Last week, I wrote about the Allergan-sponsored “independent” Continuing Medical Education (CME) video lectures that dropped into my mailbox. The gossamer-disguised advertisement promoted Allergan’s Lap-Band bariatric surgery product.
The Lap-Band is Allergan’s fastest-growing money-spinner, with sales up 35.5% on last year, though their collagen and Juvederm dermal fillers and Botox are also putting in strong showings. Allergan is also testing Lumigan (bimatoprost), a prostaglandin eyedrop that makes women grow longer eyelashes, and has just purchased Inamed, a company that makes silicone breast implants.
Allergan are in hot competition with Johnson & Johnson in the gastric band market. J & J’s product is the Swedish Adjustable Gastric Band, branded “Realize” in the US. The direct-to-public marketing of the two companies, shiny and rich with testimonials, information seminar invitations, and Find-A-Surgeon widgets, can be found at weightlosssurgery.com.au and gastricbandingsurgery.com.au.
“HealthEd’s speakers are considered to be leading clinical and scientific authorities in their respective fields (“key opinion leaders”).”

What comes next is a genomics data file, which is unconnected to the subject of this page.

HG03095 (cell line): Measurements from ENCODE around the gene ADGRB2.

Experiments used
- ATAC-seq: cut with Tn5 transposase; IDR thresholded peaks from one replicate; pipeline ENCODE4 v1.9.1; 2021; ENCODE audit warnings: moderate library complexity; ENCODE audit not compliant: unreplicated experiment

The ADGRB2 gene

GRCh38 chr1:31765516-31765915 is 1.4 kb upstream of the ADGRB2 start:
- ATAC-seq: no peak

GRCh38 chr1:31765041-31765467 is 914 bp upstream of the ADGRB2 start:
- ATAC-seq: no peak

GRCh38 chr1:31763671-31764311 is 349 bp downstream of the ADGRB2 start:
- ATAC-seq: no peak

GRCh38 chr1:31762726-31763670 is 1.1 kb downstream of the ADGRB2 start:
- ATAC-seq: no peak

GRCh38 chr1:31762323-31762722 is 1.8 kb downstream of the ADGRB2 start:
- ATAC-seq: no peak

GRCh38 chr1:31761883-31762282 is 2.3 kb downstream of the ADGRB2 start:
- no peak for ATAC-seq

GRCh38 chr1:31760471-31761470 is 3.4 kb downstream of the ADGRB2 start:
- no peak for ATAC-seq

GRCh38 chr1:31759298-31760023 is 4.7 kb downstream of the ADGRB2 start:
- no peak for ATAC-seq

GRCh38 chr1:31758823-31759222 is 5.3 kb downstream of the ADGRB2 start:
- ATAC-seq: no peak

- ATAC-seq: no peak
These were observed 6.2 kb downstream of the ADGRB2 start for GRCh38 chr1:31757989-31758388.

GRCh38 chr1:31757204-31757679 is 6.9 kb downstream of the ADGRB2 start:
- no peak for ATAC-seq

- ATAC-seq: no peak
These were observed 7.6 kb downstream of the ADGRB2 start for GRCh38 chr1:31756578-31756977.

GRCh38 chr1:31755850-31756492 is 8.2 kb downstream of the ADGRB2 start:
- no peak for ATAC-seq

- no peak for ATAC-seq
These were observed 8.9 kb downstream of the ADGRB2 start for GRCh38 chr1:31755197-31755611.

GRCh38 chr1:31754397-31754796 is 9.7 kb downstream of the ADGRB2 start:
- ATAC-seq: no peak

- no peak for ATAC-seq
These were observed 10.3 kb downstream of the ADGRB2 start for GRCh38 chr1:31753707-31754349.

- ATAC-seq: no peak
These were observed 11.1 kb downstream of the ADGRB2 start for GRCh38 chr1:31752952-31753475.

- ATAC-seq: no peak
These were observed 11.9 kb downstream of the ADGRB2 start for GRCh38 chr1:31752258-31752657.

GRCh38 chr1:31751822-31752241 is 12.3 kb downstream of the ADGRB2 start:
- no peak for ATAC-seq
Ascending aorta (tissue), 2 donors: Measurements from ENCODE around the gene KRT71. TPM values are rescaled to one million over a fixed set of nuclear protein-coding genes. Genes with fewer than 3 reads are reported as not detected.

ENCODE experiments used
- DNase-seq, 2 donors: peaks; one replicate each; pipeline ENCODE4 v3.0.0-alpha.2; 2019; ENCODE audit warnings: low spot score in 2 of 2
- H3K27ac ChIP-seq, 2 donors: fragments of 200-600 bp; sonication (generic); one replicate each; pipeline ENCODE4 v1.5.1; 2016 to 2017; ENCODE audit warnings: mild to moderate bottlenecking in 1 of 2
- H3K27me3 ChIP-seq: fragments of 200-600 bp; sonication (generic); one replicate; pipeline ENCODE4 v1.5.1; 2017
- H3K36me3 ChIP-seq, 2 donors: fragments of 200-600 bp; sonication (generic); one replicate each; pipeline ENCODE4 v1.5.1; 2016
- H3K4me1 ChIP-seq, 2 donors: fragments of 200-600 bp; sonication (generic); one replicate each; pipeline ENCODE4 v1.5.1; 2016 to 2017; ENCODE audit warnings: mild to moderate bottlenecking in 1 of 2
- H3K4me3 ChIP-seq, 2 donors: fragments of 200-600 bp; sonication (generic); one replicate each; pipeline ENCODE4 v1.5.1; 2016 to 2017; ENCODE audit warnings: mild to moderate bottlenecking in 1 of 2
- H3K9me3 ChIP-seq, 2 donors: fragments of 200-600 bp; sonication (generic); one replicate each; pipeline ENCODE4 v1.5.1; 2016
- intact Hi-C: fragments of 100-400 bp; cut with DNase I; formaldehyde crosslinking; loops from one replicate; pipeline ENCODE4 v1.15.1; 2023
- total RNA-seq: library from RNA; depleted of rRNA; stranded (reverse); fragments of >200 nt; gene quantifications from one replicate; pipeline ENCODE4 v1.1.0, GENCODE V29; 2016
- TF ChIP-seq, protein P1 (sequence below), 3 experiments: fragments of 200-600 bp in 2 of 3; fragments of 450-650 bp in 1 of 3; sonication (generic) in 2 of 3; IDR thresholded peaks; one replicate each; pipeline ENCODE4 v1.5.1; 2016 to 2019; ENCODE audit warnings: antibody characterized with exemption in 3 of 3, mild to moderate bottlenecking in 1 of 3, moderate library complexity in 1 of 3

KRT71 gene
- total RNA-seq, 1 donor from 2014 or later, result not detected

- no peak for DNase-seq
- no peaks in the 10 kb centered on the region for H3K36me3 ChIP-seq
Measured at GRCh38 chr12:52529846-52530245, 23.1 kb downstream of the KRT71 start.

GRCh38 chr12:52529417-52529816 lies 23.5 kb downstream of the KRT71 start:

“Key Opinion Leaders”? That’s NewSpeak, isn’t it?
Well, yes. KOLs are also known at “Thought Leaders” in the pharmaceutical industry, and they are exactly what you think they are – doctors who authoritatively present promotional material for particular products to other doctors, all in the name of “education”.
This week’s British Medical Journal has an article by Ray Moynihan on Big Pharma’s use of Key Opinion Leaders. Nick Miller from the Age sums up:
Pharmaceutical companies consider the doctors in their pay to be little more than salespeople spruiking their products, a drug industry whistleblower has admitted in a prestigious medical journal.
In response, the British Medical Journal has called for medical leaders to stop accepting personal payments for promoting a company’s drug or device. Companies pay “key opinion leader” doctors up to $6000 a day to deliver lectures to boost sales of new drugs. They give them slides for their presentations and train them in what to say and what not to say.
Ray Moynihan, co-author of “Selling Sickness: How Drug Companies Are Turning Us All Into Patients” and one of the few really good medical/scientific journalists out there, has long campaigned against industry “disease mongering” and pharmaceutical-company influence on medical education.
Moynihan’s BMJ article is titled: “Key opinion leaders: independent experts or drug representatives in disguise?”. An excerpt: